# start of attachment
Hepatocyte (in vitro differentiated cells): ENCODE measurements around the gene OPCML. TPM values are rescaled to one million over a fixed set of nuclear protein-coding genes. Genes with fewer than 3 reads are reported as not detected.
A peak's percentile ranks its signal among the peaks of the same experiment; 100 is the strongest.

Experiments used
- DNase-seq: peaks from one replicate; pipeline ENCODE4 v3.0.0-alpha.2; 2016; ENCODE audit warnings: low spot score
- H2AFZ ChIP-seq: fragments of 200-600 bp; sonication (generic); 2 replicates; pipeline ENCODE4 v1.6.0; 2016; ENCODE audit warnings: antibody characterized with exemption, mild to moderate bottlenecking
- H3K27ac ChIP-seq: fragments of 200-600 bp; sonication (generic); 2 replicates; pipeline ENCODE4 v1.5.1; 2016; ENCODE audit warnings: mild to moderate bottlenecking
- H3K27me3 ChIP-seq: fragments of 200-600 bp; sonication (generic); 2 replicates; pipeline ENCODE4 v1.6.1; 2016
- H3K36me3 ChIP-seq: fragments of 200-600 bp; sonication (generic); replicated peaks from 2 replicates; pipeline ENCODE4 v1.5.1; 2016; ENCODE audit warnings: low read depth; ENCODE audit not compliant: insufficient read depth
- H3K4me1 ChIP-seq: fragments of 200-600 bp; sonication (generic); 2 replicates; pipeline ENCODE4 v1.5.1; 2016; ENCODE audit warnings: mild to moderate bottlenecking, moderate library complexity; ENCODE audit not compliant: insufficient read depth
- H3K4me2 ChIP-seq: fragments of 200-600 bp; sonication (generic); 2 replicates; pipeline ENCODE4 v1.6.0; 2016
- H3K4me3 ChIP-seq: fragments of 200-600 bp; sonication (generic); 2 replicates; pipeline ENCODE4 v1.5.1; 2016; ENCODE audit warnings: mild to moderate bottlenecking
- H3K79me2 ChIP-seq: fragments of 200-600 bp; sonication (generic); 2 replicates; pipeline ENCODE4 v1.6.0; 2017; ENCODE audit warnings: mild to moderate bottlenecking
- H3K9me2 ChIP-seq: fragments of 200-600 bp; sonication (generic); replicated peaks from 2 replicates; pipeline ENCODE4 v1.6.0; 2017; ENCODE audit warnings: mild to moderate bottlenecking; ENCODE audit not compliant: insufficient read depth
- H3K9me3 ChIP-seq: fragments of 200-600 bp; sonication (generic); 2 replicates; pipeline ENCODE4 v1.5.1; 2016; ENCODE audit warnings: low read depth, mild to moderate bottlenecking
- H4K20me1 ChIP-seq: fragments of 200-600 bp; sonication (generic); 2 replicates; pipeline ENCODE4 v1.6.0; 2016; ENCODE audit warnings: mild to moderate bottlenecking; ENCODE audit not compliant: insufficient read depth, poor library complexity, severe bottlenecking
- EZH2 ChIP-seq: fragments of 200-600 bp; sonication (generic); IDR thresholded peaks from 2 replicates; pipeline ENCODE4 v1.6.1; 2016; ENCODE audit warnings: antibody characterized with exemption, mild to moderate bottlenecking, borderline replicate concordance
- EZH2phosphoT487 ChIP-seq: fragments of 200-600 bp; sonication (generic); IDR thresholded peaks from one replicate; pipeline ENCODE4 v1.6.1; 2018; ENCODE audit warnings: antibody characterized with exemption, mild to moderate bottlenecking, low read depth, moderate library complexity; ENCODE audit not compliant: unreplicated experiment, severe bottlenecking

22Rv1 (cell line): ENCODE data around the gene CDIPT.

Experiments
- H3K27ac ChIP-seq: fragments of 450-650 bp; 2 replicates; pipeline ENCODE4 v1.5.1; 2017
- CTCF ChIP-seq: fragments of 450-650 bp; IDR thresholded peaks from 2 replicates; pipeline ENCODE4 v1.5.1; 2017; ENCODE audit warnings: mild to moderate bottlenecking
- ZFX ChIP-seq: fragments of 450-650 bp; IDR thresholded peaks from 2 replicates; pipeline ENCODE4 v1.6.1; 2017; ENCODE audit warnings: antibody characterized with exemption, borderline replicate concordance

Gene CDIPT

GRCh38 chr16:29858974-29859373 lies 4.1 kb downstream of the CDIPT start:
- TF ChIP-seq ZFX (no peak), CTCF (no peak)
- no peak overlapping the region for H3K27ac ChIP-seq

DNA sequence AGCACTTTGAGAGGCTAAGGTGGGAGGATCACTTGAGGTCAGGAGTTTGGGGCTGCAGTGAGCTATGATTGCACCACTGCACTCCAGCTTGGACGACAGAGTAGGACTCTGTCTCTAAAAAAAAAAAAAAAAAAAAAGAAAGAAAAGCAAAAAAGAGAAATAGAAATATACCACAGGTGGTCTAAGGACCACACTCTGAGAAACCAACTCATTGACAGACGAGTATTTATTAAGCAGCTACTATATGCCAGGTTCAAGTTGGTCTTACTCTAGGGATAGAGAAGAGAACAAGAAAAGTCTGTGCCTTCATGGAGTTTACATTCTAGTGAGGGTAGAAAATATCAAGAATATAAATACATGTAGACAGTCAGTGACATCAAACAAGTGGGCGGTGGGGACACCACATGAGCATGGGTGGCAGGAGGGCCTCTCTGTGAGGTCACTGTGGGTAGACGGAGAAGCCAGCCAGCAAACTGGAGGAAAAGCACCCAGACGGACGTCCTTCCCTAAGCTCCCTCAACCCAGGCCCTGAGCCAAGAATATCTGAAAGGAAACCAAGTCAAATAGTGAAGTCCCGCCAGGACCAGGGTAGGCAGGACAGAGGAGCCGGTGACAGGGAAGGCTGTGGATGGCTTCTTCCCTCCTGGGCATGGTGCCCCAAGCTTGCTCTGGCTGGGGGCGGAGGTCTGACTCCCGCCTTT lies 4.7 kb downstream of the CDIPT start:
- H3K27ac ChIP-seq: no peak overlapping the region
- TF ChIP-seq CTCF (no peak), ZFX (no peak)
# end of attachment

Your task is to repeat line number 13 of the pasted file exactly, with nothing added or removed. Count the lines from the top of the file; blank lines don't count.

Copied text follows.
- H3K9me2 ChIP-seq: fragments of 200-600 bp; sonication (generic); replicated peaks from 2 replicates; pipeline ENCODE4 v1.6.0; 2017; ENCODE audit warnings: mild to moderate bottlenecking; ENCODE audit not compliant: insufficient read depth